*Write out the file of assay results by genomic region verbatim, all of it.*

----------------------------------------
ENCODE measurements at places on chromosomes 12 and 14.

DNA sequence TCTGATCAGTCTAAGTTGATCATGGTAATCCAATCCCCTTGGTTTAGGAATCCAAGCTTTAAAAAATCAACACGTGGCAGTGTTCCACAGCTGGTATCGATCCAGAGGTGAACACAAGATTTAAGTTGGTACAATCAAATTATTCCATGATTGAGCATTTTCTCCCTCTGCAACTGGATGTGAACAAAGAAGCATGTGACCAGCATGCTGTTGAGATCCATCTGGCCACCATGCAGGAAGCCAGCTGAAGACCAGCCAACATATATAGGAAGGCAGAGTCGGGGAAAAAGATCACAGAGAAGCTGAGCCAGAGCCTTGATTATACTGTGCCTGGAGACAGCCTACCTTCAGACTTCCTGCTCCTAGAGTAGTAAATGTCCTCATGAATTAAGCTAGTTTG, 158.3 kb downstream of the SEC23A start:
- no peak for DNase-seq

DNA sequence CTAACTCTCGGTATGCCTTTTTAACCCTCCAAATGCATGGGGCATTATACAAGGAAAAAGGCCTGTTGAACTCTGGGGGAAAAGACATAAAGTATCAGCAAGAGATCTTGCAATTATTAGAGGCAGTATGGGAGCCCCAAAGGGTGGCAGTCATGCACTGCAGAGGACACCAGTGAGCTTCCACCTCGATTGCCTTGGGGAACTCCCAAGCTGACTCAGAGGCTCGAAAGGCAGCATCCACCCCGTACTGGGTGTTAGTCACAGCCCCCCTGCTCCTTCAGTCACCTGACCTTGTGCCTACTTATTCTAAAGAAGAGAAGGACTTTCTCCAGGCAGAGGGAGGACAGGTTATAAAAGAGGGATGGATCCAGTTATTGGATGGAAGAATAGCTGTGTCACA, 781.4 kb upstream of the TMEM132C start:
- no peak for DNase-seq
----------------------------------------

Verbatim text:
ENCODE measurements at places on chromosomes 12 and 14.

DNA sequence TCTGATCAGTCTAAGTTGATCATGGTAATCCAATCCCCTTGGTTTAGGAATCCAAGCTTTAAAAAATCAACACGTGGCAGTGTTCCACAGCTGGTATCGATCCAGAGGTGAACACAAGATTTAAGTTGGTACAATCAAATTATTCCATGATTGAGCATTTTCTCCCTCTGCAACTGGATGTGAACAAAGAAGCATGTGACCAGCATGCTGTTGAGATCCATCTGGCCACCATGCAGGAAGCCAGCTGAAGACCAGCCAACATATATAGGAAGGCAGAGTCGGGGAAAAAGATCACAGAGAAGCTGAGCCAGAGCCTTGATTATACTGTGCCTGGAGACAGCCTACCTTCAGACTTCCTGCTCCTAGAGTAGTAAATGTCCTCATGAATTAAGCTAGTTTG, 158.3 kb downstream of the SEC23A start:
- no peak for DNase-seq

DNA sequence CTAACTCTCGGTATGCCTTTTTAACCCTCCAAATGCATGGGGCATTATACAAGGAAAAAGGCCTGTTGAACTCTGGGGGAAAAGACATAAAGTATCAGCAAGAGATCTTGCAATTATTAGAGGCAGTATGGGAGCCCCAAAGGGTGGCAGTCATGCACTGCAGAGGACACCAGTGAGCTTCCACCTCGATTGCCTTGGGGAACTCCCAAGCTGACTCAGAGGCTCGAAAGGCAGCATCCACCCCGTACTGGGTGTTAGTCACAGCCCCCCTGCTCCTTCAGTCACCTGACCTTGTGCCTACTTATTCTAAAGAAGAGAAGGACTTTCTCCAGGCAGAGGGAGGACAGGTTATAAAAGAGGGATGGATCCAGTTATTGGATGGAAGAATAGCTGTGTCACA, 781.4 kb upstream of the TMEM132C start:
- no peak for DNase-seq